The Hat

Babette Hugh­es
  • Review
By – August 31, 2011
Ben Gold has a reg­u­lar morn­ing rou­tine, one that varies slight­ly on this sig­nif­i­cant morn­ing, his last morn­ing. The open­ing chap­ter then tran­si­tions back­ward to the young adult world of Kate Brady, who has just been laid off from her job at a local Cleve­land, Ohio bak­ery in the 1930’s. Dur­ing this time when the econ­o­my is dev­as­tat­ed by the Depres­sion, she feels hope­less, humil­i­at­ed, and con­fined because of her mother’s alco­holic scenes and their pover­ty. When she first meets Ben, she can’t believe he would be attract­ed to her with her dowdy clothes and dys­func­tion­al fam­i­ly life. But Kate soon real­izes Ben is her pass­port out of her dire cir­cum­stances. Mar­riage quick­ly fol­lows a pas­sion­ate yet pure courtship. Faint sus­pi­cions run through Kate’s head but are ignored until a dev­as­tat­ing loss. Ask­ing ques­tions, threat­en­ing to leave because of what she sens­es are lies about some­thing obvi­ous­ly dan­ger­ous and ille­gal, Kate forces the issue. Now she knows too much and begins to form a bond with one of Ben’s busi­ness” part­ners who is assigned to watch her at all times. An attempt to escape from this world, a secret rela­tion­ship, and what fol­lows pro­duces not one but two star­tling events for which the read­er is total­ly unpre­pared. Ben’s father was a devout Jew­ish man whom Ben con­demns, but the remain­der of this nov­el begs the ques­tion of who is to be con­demned. This is a ter­rif­ic sto­ry that chron­i­cles the begin­ning of the Mafia and its rev­e­la­tions that pro­found­ly changed lives forever.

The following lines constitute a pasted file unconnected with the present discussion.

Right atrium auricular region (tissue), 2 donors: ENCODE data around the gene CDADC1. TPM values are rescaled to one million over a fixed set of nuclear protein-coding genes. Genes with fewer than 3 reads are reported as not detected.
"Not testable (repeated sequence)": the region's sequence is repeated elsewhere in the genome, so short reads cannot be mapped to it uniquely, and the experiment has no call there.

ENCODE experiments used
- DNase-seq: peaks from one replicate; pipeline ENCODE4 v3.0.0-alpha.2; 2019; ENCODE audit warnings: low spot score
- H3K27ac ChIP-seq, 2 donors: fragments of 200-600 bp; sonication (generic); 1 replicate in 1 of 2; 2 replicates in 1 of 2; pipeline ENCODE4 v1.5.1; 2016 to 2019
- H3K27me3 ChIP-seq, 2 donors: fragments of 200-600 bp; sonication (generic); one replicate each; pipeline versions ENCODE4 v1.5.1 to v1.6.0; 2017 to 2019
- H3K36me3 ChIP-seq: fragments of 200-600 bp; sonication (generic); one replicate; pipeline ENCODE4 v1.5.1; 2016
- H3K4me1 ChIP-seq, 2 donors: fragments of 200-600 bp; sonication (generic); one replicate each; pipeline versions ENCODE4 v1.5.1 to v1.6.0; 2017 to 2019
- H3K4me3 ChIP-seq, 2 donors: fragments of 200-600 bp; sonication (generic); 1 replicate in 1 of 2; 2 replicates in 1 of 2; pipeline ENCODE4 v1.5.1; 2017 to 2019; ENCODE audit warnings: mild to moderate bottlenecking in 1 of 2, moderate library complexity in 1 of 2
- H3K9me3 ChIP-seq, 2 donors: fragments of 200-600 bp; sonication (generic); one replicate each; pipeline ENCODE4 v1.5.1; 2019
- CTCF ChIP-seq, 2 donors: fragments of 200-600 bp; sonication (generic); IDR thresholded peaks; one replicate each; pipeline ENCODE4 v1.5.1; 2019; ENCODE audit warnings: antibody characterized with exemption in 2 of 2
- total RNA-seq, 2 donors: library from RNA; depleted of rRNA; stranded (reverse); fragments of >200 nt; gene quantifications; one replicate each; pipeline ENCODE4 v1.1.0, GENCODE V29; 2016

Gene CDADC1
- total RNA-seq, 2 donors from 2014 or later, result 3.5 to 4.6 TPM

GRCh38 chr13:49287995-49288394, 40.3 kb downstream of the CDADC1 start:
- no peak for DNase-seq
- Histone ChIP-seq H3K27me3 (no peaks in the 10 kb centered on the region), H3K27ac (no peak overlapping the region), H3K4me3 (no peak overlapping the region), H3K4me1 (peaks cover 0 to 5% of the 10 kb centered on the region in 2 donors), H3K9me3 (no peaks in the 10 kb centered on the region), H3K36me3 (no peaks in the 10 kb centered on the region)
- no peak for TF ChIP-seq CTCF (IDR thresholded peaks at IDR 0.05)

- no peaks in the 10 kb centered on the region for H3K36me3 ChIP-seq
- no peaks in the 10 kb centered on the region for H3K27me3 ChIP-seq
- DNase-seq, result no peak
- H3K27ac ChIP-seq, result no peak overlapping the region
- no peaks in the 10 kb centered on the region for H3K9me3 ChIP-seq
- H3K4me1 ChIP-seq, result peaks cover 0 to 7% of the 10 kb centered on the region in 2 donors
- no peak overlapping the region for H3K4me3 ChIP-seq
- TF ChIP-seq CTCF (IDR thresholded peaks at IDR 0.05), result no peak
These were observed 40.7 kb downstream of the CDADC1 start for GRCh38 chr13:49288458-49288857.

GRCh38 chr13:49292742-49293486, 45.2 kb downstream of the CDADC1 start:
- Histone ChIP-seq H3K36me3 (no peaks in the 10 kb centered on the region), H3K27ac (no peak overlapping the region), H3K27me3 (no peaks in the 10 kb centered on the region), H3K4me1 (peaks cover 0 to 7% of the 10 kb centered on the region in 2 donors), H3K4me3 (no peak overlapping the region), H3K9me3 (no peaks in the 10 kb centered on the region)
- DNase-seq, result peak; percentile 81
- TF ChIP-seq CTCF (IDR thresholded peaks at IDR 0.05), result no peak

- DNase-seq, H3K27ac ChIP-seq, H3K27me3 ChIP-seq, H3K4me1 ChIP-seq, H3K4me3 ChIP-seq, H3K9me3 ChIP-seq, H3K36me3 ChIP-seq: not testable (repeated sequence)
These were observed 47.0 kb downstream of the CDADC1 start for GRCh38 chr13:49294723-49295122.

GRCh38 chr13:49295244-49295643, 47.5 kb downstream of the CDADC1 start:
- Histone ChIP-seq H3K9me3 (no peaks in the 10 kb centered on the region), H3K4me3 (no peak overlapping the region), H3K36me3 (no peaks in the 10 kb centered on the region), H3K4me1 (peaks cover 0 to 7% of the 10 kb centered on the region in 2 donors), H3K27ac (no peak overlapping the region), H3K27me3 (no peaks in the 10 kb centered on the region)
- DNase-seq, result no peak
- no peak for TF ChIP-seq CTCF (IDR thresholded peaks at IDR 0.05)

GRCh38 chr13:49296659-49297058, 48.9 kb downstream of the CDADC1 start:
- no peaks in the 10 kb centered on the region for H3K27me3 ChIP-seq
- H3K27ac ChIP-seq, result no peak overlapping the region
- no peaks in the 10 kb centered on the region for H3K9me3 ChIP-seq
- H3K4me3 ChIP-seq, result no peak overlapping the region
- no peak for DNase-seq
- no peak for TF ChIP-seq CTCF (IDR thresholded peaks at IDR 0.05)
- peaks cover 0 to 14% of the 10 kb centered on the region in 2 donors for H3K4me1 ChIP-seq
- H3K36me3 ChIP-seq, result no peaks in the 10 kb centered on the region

Deb­o­rah Schoen­e­man, is a for­mer Eng­lish teacher/​Writing Across the Cur­ricu­lum Cen­ter Coor­di­na­tor at North Shore Hebrew Acad­e­my High School and coed­i­tor of Mod­ern Amer­i­can Lit­er­a­ture: A Library of Lit­er­ary Crit­i­cism, Vol. VI, pub­lished in 1997.

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